Friday, April 25, 2014

Best Practices for Code Checkin

A stable build is important to a project, whether large or small scale. Stability means that the code builds, any unit tests run successfully, and you can navigate the program's critical path. Ideally, there should be no or few crashes. A lot of development time is wasted on debugging stability issues. Much of this could be prevented with a careful code check-in process.

As soon as you get to a stopping point where you can check-in, check-in! It's ok to check-in small parts of features incrementally. Software development is an iterative process, and your check-ins should be iterative as well. Don't wait until you have a lot of files changed to do your check-in - do it sooner rather than later!

You know how you press Ctrl-S all the time while coding (I know I do!)? Think of this as a Ctrl-S.

Why?
  • The more you check-in your working code, you keep a better baseline so if you do make a mistake, there's less backtracking to find out where you went wrong.
  • Less changes = less chance for bugs or build breaks
  • Better visibility to your team - your team can see where you're at with your feature development, which helps especially when they are doing work that is intertwined with your feature.

When it's time to check-in follow this process to minimize build breaks and bugs:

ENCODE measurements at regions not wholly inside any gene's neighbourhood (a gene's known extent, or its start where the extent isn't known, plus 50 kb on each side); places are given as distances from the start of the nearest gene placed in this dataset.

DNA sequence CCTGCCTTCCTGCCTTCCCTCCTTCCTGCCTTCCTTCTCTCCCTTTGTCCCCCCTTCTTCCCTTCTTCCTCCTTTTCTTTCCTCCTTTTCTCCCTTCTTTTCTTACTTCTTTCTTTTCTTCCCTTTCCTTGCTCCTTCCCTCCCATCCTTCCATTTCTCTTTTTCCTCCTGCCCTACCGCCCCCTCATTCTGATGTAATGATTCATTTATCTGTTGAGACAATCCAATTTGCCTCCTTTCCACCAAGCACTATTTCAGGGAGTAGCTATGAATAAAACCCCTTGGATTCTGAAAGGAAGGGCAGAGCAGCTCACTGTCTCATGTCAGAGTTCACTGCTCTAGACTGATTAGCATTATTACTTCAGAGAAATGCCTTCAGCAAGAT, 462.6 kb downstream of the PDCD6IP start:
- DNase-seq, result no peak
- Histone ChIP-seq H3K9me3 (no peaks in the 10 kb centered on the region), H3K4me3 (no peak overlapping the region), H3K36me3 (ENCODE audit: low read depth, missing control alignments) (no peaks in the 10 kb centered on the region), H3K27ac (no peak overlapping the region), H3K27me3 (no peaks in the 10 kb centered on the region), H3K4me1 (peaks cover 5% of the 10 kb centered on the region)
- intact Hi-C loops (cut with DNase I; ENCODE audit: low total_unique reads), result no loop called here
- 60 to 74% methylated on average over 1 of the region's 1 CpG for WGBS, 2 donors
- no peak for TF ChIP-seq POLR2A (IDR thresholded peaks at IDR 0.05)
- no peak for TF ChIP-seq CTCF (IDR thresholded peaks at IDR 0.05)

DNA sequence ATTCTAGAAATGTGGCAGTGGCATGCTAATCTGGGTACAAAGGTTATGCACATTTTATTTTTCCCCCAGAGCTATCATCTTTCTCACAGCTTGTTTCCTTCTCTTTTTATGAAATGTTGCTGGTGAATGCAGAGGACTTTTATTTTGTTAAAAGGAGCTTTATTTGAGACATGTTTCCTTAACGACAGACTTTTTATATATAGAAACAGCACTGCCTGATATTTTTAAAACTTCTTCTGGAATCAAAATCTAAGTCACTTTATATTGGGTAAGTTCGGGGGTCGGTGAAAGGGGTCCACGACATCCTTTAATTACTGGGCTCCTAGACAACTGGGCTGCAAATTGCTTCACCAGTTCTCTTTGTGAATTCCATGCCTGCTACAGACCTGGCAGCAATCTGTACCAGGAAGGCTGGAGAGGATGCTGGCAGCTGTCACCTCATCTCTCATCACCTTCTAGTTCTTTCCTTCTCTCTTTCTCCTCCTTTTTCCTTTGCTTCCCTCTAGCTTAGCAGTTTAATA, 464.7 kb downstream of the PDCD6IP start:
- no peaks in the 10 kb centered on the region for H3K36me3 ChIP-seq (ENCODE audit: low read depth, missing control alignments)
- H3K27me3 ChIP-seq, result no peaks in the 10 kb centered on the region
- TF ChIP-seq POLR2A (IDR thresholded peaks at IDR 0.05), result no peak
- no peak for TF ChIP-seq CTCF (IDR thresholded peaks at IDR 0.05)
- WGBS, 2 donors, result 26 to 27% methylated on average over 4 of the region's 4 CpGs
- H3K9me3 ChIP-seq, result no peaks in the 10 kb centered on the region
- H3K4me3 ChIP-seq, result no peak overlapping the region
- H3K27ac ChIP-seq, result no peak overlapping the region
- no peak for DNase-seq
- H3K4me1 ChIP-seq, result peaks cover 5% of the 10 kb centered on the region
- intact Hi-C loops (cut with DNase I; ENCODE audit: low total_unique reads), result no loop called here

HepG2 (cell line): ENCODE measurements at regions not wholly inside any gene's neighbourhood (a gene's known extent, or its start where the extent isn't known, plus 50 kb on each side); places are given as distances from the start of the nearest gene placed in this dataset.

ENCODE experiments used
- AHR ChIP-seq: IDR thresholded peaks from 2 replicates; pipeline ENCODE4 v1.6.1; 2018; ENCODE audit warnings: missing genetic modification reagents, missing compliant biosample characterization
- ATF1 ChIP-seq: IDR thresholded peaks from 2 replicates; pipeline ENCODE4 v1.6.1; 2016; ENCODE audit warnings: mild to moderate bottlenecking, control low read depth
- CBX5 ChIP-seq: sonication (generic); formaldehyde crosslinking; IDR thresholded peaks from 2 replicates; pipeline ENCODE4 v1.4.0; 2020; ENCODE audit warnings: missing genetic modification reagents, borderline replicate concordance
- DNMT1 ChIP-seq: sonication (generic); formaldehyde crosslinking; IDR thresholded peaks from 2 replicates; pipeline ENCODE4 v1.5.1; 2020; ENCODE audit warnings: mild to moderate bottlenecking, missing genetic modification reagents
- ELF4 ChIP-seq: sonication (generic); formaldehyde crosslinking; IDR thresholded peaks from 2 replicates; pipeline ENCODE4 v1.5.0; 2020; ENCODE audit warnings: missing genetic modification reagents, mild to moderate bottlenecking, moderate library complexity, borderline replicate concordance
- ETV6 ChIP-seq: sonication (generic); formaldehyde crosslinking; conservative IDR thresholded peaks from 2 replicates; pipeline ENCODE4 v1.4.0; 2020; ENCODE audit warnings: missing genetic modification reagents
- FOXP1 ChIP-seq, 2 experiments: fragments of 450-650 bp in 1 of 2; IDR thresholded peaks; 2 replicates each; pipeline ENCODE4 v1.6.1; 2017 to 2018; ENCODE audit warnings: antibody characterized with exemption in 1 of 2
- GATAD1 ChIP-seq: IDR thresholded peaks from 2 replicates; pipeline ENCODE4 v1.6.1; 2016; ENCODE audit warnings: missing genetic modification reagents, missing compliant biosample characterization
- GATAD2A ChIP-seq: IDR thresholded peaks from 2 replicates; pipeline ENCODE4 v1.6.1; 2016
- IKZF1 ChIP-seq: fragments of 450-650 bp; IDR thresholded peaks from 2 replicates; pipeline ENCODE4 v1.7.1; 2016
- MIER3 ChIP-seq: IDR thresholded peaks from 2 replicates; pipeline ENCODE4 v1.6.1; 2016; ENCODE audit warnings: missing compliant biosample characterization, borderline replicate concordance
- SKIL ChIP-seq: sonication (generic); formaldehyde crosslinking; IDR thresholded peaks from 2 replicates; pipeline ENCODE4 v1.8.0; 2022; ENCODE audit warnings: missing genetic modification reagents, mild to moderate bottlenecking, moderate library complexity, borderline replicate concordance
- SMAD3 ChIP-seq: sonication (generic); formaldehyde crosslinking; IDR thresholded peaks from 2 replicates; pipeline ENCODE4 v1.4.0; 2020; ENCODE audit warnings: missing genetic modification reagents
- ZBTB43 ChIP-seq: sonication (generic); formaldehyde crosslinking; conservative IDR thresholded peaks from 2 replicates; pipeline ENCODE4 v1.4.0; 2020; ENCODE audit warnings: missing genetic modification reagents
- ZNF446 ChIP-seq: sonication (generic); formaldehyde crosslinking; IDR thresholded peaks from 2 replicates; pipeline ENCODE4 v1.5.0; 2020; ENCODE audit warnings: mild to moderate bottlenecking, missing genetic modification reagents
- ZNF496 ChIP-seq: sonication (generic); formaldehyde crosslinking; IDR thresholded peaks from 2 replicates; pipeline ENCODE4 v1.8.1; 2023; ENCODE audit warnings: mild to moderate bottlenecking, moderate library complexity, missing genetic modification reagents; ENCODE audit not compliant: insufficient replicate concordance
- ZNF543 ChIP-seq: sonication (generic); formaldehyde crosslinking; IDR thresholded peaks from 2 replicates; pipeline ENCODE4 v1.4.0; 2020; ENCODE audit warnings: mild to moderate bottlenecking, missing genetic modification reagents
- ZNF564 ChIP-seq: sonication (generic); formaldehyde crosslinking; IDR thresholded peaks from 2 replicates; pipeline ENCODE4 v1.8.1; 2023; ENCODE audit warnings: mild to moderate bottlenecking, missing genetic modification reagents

• Pull down latest code and merge, if necessary.
  • Go through each of your changed files and diff them against the repo. Check for:
    • Test code that was accidentally left in
    • Files that are actually unchanged
    • Wiping out someone else's work
    • Anything you do not mean to check-in
  • Build and test - someone may have checked something in that breaks your code, so it's important to test after getting latest. Also, test any features that may have been affected by your development, even if it's not the feature you were working on.
  • Run any unit tests set up for your project.
  • When you're confident everything builds and runs, check in. Make sure to be descriptive in your check-in notes. A month from now, when you're looking through the file history, you'll thank yourself! Your coworkers will thank you as well!
  • Don't leave! Make sure your check-in works. Check your automated build server to make sure the build passes. If you don't have an automated build server running for your project, get one! If you don't have time to verify your check-in, you do not have time to check in!